In order for medical cannabis products to make it to the shelves in dispensaries, they must first be tested. Cannabis dispensaries are required to meet certain standards, which include screening products for harmful molds and pesticides and testing for levels of potency, all of which are analyzed by a lab.
Rick Ezrine, co-owner and co-founder of CannAlytical Research, explains that in order to find these levels, the labs receive calibration standards for each compound that needs to be measured.
Currently there are very few guidelines and regulations in place for these labs, and businesses such as CannAlytical Research are actually looking forward to the upcoming changes accompanying Measure 91 and House Bill 3460, which includes new guidelines for labs.
"Right now you do have labs trying to adhere to best practices, however not all labs are doing that," says CannAlytical co-owner and co-founder Carlos Cummings says. "Once those new laws are in place and there's some oversight, that's going to help level the playing field."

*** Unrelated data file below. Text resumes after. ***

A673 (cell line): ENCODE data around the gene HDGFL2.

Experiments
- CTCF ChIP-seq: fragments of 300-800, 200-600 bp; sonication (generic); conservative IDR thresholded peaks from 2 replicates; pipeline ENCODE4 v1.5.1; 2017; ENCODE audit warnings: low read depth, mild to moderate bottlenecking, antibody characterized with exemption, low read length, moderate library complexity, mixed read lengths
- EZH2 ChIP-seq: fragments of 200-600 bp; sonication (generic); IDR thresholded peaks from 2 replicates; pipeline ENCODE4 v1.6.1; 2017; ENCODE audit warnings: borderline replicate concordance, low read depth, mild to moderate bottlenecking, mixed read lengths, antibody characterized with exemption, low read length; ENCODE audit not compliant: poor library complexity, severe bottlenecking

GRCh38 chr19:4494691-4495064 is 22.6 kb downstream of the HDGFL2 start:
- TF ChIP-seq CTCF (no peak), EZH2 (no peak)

Part of what drives erroneous lab results, he explains, is that "the market is driven by this 'total THC' number, and it's widely known that dispensaries will pay more for higher THC numbers. That, unfortunately, puts a strain on not only the growers, but also the labs to have higher number. With the new laws and regulations on cannabis, he foresees a strengthening of the market as a lot of the unethical reporting comes to a halt.